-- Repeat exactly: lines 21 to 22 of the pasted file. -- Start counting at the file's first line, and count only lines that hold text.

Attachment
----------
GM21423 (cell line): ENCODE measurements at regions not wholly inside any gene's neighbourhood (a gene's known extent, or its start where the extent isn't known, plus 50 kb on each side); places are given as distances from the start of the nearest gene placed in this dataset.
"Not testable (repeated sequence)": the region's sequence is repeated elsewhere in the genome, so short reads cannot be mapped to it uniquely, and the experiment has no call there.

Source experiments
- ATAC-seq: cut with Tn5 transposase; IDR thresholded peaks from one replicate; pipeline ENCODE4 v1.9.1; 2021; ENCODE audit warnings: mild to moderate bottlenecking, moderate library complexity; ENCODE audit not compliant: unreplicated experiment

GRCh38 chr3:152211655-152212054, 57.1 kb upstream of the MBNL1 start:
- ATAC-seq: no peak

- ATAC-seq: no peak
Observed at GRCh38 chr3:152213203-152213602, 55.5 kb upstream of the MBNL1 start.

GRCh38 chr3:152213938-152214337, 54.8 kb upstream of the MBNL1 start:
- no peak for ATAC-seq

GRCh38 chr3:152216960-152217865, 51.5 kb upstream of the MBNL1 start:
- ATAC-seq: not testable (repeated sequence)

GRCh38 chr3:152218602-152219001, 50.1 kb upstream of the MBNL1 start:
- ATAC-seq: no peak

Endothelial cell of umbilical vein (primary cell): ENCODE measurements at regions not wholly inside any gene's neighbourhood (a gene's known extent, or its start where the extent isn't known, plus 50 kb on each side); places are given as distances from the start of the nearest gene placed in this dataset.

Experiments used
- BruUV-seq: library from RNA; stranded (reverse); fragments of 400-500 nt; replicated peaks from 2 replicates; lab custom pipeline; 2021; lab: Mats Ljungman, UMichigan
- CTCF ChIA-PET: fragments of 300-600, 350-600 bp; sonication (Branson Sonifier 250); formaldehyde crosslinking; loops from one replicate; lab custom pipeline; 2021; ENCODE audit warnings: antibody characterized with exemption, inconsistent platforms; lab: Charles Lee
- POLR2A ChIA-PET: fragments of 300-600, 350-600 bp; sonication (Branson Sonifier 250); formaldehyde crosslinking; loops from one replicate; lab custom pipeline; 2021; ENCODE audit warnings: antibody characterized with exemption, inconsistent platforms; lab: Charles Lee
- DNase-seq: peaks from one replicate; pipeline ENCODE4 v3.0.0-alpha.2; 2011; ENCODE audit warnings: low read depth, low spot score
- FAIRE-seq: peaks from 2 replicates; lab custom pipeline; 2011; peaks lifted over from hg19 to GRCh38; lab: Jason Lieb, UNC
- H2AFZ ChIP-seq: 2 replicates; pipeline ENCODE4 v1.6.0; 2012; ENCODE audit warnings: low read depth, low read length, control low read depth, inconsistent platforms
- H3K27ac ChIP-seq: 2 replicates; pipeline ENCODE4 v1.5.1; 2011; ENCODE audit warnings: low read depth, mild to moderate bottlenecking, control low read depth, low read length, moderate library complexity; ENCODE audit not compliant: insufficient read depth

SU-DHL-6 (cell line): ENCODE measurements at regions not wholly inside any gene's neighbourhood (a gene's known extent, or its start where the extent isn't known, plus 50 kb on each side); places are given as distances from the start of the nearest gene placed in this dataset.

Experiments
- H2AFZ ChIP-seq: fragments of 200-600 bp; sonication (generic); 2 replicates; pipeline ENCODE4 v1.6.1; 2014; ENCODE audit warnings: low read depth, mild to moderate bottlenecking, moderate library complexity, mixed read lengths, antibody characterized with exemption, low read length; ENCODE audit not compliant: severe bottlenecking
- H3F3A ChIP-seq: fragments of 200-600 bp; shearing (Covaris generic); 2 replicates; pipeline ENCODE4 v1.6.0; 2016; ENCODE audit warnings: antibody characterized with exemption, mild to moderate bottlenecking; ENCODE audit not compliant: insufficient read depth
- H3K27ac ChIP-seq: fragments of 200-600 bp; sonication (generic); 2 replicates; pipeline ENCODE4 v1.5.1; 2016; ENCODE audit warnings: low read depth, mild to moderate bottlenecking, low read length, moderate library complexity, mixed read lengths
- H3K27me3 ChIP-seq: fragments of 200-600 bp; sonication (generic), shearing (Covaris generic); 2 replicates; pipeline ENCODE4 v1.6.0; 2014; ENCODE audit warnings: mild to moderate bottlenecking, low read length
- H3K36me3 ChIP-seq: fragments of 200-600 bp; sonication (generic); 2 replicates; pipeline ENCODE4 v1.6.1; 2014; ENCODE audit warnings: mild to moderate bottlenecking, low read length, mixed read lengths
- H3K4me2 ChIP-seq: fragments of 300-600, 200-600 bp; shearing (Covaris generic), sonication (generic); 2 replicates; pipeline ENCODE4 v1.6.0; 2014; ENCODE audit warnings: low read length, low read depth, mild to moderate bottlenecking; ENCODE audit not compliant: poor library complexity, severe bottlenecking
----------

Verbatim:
- FAIRE-seq: peaks from 2 replicates; lab custom pipeline; 2011; peaks lifted over from hg19 to GRCh38; lab: Jason Lieb, UNC
- H2AFZ ChIP-seq: 2 replicates; pipeline ENCODE4 v1.6.0; 2012; ENCODE audit warnings: low read depth, low read length, control low read depth, inconsistent platforms